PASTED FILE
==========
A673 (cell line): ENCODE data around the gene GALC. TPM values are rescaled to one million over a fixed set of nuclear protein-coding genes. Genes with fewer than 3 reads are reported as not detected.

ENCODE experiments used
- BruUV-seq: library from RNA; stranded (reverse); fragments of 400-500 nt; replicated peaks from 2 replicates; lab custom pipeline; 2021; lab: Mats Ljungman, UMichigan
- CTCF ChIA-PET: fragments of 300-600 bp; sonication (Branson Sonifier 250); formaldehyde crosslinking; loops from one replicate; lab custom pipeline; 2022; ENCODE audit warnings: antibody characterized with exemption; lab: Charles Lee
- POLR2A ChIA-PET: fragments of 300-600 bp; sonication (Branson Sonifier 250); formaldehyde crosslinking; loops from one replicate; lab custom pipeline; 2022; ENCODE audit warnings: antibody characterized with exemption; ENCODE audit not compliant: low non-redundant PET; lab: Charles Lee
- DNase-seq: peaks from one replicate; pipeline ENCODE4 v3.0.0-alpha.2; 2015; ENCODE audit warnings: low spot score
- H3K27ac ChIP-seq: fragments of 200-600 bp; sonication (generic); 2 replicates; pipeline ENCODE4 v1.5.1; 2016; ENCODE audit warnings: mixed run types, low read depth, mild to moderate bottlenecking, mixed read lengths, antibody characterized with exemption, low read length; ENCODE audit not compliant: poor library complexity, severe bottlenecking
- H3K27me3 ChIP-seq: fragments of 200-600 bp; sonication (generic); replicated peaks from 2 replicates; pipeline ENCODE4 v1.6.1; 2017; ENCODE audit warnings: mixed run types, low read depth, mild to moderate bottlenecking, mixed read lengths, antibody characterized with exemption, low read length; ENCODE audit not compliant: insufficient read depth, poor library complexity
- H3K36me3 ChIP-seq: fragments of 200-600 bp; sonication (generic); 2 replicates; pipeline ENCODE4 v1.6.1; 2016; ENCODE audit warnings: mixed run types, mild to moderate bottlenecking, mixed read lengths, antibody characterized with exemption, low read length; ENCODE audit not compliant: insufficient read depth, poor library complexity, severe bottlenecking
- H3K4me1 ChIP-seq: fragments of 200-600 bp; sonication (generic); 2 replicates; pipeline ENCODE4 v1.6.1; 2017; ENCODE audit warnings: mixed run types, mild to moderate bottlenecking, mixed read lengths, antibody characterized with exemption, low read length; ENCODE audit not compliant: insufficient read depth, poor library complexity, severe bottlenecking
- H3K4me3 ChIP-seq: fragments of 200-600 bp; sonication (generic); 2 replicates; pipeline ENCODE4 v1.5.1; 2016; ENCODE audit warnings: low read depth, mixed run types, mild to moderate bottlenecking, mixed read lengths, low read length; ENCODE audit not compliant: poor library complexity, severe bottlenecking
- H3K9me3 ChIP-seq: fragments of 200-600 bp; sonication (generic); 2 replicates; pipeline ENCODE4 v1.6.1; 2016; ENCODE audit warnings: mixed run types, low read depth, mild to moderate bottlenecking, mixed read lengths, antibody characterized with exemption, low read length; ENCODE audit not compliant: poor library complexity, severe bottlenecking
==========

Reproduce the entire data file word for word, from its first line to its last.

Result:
A673 (cell line): ENCODE data around the gene GALC. TPM values are rescaled to one million over a fixed set of nuclear protein-coding genes. Genes with fewer than 3 reads are reported as not detected.

ENCODE experiments used
- BruUV-seq: library from RNA; stranded (reverse); fragments of 400-500 nt; replicated peaks from 2 replicates; lab custom pipeline; 2021; lab: Mats Ljungman, UMichigan
- CTCF ChIA-PET: fragments of 300-600 bp; sonication (Branson Sonifier 250); formaldehyde crosslinking; loops from one replicate; lab custom pipeline; 2022; ENCODE audit warnings: antibody characterized with exemption; lab: Charles Lee
- POLR2A ChIA-PET: fragments of 300-600 bp; sonication (Branson Sonifier 250); formaldehyde crosslinking; loops from one replicate; lab custom pipeline; 2022; ENCODE audit warnings: antibody characterized with exemption; ENCODE audit not compliant: low non-redundant PET; lab: Charles Lee
- DNase-seq: peaks from one replicate; pipeline ENCODE4 v3.0.0-alpha.2; 2015; ENCODE audit warnings: low spot score
- H3K27ac ChIP-seq: fragments of 200-600 bp; sonication (generic); 2 replicates; pipeline ENCODE4 v1.5.1; 2016; ENCODE audit warnings: mixed run types, low read depth, mild to moderate bottlenecking, mixed read lengths, antibody characterized with exemption, low read length; ENCODE audit not compliant: poor library complexity, severe bottlenecking
- H3K27me3 ChIP-seq: fragments of 200-600 bp; sonication (generic); replicated peaks from 2 replicates; pipeline ENCODE4 v1.6.1; 2017; ENCODE audit warnings: mixed run types, low read depth, mild to moderate bottlenecking, mixed read lengths, antibody characterized with exemption, low read length; ENCODE audit not compliant: insufficient read depth, poor library complexity
- H3K36me3 ChIP-seq: fragments of 200-600 bp; sonication (generic); 2 replicates; pipeline ENCODE4 v1.6.1; 2016; ENCODE audit warnings: mixed run types, mild to moderate bottlenecking, mixed read lengths, antibody characterized with exemption, low read length; ENCODE audit not compliant: insufficient read depth, poor library complexity, severe bottlenecking
- H3K4me1 ChIP-seq: fragments of 200-600 bp; sonication (generic); 2 replicates; pipeline ENCODE4 v1.6.1; 2017; ENCODE audit warnings: mixed run types, mild to moderate bottlenecking, mixed read lengths, antibody characterized with exemption, low read length; ENCODE audit not compliant: insufficient read depth, poor library complexity, severe bottlenecking
- H3K4me3 ChIP-seq: fragments of 200-600 bp; sonication (generic); 2 replicates; pipeline ENCODE4 v1.5.1; 2016; ENCODE audit warnings: low read depth, mixed run types, mild to moderate bottlenecking, mixed read lengths, low read length; ENCODE audit not compliant: poor library complexity, severe bottlenecking
- H3K9me3 ChIP-seq: fragments of 200-600 bp; sonication (generic); 2 replicates; pipeline ENCODE4 v1.6.1; 2016; ENCODE audit warnings: mixed run types, low read depth, mild to moderate bottlenecking, mixed read lengths, antibody characterized with exemption, low read length; ENCODE audit not compliant: poor library complexity, severe bottlenecking